The productive herd. Past, present and perspectivesHoland, Øystein; Mäki-Tanila, Asko; Kvalnes, Thomas; Muuttoranta, Kirsi; Paoli, Amélie; Pietarinen, Jaakko; Weladji, Robert B.; Åhman, Birgitta;
Traditionally the multipurpose reindeer herd supplied an array of products from both live and slaughtered animals. After the transportation revolution and integration into the market economy in the 1960s and 1970s, however, the focus was directed towards maximizing meat production. Research carried out at the time revealed that the females’ adult body mass was an appropriate proxy for their production potential. Herd composition, selection and slaughter strategies were reformed. A winter herd composed predominantly of productive females with a spring body mass of around 70 kg and herd size not exceeding the available winter resources will yield a high percentage of calves to be slaughtered in autumn. Economic incentives and imposed regulations contributed to this transformation. However, these modern production imperatives were not necessarily compatible with the herders’ traditional values. Indeed, meat productivity varies between and within countries. This chapter discusses abiotic and biotic factors, genetics, as well as management practices that may influence these differences. Herds in good condition are able to withstand and adapt to ongoing climate change and frequent weather extremes. Integrating resilience to environmental variability into reindeer breeding programmes may improve the capacity of the production system.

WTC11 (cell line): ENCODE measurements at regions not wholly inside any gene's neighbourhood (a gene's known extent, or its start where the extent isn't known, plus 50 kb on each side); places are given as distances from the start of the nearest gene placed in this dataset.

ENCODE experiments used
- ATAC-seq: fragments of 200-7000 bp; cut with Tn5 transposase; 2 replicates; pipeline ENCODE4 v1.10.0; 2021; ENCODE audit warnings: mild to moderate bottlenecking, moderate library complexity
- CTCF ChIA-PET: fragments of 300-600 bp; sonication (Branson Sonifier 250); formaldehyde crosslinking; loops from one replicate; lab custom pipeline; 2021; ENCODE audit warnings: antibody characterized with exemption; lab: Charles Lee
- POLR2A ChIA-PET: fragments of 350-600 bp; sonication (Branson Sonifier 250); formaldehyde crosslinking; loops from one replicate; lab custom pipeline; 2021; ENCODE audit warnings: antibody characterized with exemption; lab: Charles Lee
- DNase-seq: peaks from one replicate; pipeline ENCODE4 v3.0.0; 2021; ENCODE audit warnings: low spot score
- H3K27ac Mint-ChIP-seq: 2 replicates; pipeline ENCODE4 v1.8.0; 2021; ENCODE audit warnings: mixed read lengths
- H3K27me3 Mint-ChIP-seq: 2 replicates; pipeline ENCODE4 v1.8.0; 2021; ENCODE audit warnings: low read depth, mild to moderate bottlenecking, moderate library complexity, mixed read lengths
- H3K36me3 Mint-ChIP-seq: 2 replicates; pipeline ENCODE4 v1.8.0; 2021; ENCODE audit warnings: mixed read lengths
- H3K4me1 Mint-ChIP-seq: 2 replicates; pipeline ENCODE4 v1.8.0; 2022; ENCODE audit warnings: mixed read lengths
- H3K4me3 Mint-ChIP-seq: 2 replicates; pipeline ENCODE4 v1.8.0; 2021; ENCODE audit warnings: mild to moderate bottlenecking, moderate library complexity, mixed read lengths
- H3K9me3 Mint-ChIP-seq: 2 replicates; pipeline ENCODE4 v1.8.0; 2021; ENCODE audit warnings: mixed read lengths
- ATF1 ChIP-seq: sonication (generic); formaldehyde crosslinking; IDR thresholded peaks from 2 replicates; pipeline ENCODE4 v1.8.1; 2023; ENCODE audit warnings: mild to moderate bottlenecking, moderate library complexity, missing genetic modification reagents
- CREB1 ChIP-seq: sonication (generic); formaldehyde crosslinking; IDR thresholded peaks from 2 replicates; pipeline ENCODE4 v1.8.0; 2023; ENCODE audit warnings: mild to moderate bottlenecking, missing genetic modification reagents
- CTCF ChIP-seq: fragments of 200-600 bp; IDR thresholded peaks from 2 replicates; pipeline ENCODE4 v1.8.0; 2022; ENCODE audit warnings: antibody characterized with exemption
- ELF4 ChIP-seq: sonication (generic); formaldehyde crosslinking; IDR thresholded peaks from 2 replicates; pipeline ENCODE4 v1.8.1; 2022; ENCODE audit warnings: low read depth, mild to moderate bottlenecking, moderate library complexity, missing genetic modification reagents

Published inEarthscan Studies in Natural Resource Management 2022, pages: 191-210
Book title: Reindeer Husbandry and Global Environmental Change : Pastoralism in Fennoscandia
ISBN: 978-0-367-63267-0, eISBN: 978-1-003-11856-5
UKÄ Subject classification
Animal and Dairy Science
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